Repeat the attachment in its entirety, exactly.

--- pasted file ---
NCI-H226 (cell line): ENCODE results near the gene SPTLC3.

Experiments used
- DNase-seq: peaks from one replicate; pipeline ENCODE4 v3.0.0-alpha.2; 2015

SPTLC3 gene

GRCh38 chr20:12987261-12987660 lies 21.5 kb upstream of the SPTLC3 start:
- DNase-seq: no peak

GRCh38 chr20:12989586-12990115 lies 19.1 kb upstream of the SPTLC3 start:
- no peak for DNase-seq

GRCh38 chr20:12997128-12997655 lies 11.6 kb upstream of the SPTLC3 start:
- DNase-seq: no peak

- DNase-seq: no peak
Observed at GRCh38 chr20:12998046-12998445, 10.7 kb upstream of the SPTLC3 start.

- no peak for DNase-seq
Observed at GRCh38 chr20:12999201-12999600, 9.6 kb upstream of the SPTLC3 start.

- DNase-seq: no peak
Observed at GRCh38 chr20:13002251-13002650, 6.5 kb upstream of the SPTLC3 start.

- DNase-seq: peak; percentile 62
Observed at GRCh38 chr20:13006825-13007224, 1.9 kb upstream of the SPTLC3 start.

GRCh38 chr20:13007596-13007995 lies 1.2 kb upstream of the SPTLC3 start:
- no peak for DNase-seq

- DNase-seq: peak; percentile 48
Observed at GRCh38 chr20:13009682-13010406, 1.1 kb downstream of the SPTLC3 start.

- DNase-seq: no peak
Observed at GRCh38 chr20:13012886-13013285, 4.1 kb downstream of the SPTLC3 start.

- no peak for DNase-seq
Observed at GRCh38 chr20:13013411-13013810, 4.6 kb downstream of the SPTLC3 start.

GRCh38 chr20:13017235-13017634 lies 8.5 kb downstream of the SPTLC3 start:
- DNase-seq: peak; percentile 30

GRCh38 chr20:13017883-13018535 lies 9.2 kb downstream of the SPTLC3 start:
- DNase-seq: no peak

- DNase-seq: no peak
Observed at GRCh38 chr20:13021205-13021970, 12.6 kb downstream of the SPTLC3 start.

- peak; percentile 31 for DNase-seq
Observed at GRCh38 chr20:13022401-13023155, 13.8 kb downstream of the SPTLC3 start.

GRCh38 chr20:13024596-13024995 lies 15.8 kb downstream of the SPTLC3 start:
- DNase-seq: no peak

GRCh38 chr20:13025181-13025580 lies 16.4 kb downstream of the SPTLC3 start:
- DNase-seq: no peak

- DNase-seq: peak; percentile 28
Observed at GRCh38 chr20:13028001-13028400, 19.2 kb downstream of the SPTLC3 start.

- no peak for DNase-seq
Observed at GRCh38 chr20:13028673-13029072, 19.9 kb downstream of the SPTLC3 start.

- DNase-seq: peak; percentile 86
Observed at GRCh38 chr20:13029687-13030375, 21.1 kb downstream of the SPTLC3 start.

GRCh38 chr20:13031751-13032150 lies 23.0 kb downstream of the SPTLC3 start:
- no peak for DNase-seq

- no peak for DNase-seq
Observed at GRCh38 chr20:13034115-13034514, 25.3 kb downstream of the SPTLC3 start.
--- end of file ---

NCI-H226 (cell line): ENCODE results near the gene SPTLC3.

Experiments used
- DNase-seq: peaks from one replicate; pipeline ENCODE4 v3.0.0-alpha.2; 2015

SPTLC3 gene

GRCh38 chr20:12987261-12987660 lies 21.5 kb upstream of the SPTLC3 start:
- DNase-seq: no peak

GRCh38 chr20:12989586-12990115 lies 19.1 kb upstream of the SPTLC3 start:
- no peak for DNase-seq

GRCh38 chr20:12997128-12997655 lies 11.6 kb upstream of the SPTLC3 start:
- DNase-seq: no peak

- DNase-seq: no peak
Observed at GRCh38 chr20:12998046-12998445, 10.7 kb upstream of the SPTLC3 start.

- no peak for DNase-seq
Observed at GRCh38 chr20:12999201-12999600, 9.6 kb upstream of the SPTLC3 start.

- DNase-seq: no peak
Observed at GRCh38 chr20:13002251-13002650, 6.5 kb upstream of the SPTLC3 start.

- DNase-seq: peak; percentile 62
Observed at GRCh38 chr20:13006825-13007224, 1.9 kb upstream of the SPTLC3 start.

GRCh38 chr20:13007596-13007995 lies 1.2 kb upstream of the SPTLC3 start:
- no peak for DNase-seq

- DNase-seq: peak; percentile 48
Observed at GRCh38 chr20:13009682-13010406, 1.1 kb downstream of the SPTLC3 start.

- DNase-seq: no peak
Observed at GRCh38 chr20:13012886-13013285, 4.1 kb downstream of the SPTLC3 start.

- no peak for DNase-seq
Observed at GRCh38 chr20:13013411-13013810, 4.6 kb downstream of the SPTLC3 start.

GRCh38 chr20:13017235-13017634 lies 8.5 kb downstream of the SPTLC3 start:
- DNase-seq: peak; percentile 30

GRCh38 chr20:13017883-13018535 lies 9.2 kb downstream of the SPTLC3 start:
- DNase-seq: no peak

- DNase-seq: no peak
Observed at GRCh38 chr20:13021205-13021970, 12.6 kb downstream of the SPTLC3 start.

- peak; percentile 31 for DNase-seq
Observed at GRCh38 chr20:13022401-13023155, 13.8 kb downstream of the SPTLC3 start.

GRCh38 chr20:13024596-13024995 lies 15.8 kb downstream of the SPTLC3 start:
- DNase-seq: no peak

GRCh38 chr20:13025181-13025580 lies 16.4 kb downstream of the SPTLC3 start:
- DNase-seq: no peak

- DNase-seq: peak; percentile 28
Observed at GRCh38 chr20:13028001-13028400, 19.2 kb downstream of the SPTLC3 start.

- no peak for DNase-seq
Observed at GRCh38 chr20:13028673-13029072, 19.9 kb downstream of the SPTLC3 start.

- DNase-seq: peak; percentile 86
Observed at GRCh38 chr20:13029687-13030375, 21.1 kb downstream of the SPTLC3 start.

GRCh38 chr20:13031751-13032150 lies 23.0 kb downstream of the SPTLC3 start:
- no peak for DNase-seq

- no peak for DNase-seq
Observed at GRCh38 chr20:13034115-13034514, 25.3 kb downstream of the SPTLC3 start.